When in 2012, Congolese techpreneur, Vérone Mankou designed Africa’s first tablet, a convenient alternative gadget for people who could not afford Apple’s iPad, the world was notified of once more, the great potential of the African continent.
It was an innate desire for Vérone to produce something of this nature which would enable more people in his country gain access to the internet since 2006, and it wasn’t a stroll through the park for the young innovator as for half a year, he was worked on the project that appeared difficult to complete until in 2007, when he saw Steve Jobs presenting the first iPhone on television.
This gave him the motivation he needed to bring his dream to fruition, having realized that Job’s iPhone had no keyboard. He then began to create a bigger version of the iPhone to rival Steve Job’s invention, and finally came up with his invention, Flickr
After reading books online and taking trips to China to gain the needed knowledge for his idea, Hankou managed to create the prototype of his brand of tablet computer known as the Way-C.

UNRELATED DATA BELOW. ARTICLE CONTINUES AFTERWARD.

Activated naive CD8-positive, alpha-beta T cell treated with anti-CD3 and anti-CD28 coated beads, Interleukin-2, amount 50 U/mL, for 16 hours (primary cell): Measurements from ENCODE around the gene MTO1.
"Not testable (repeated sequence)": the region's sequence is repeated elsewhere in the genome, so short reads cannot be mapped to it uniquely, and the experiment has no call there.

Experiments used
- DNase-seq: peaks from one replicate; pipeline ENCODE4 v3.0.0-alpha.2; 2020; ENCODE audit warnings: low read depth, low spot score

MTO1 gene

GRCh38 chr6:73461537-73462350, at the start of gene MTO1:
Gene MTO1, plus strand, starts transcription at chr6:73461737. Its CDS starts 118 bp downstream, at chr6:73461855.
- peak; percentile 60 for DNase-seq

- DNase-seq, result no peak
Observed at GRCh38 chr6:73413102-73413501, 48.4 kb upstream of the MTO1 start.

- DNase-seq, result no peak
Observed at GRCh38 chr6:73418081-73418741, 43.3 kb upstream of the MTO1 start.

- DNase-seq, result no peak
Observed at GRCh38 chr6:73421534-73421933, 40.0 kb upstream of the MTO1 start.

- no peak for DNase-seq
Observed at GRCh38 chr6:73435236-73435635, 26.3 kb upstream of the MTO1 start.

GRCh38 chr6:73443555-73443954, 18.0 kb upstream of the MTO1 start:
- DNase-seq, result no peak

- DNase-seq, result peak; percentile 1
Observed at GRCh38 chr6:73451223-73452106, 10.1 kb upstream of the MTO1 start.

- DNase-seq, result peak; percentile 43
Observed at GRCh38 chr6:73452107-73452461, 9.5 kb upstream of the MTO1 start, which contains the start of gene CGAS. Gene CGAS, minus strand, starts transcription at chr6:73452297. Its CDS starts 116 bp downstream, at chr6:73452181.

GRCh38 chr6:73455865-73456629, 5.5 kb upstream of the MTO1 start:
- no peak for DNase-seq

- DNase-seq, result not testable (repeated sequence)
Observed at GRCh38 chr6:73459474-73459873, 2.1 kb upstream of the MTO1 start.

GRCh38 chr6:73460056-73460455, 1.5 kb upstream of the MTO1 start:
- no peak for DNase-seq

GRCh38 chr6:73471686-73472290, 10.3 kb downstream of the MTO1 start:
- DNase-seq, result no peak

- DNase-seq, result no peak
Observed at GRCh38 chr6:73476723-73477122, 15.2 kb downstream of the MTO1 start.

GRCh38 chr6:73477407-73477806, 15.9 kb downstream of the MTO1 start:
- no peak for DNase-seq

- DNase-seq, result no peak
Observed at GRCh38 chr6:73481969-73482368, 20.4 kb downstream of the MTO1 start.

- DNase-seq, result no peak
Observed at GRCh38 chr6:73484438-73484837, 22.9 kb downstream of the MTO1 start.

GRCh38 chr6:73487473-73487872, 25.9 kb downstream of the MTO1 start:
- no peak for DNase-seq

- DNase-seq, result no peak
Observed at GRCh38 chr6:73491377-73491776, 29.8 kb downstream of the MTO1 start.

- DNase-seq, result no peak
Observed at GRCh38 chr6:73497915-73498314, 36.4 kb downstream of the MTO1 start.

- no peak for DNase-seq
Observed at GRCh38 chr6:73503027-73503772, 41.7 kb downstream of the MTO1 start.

He wanted to go commercial but this proved difficult due to lack of funds, stalling his project for two years.
But thanks to the Congolese government, which invested $700,000 into the project, including assistance from some African businessmen and an advance from a Chinese assembly plant, Mankou’s company, VMK Tech, manufactured the first 5,000 Way-C tablets in 2011.
The tablets, even though were designed in Africa, were manufactured in China to keep the price low and due to a lack of factories and manpower in Congo.
A year later, Mankou began the manufacture of the smartphone brand, Elikia.
But his other dream at the time was to be able to create an affordable smartphone manufactured in Congo.
Fortunately, this dream materialized in 2015 when he launched his factory in the Mpila district of Brazzaville to move production of his devices home.
His company has since added other models to its range of mobile phones and and has expanded to neighboring West and Central African countries.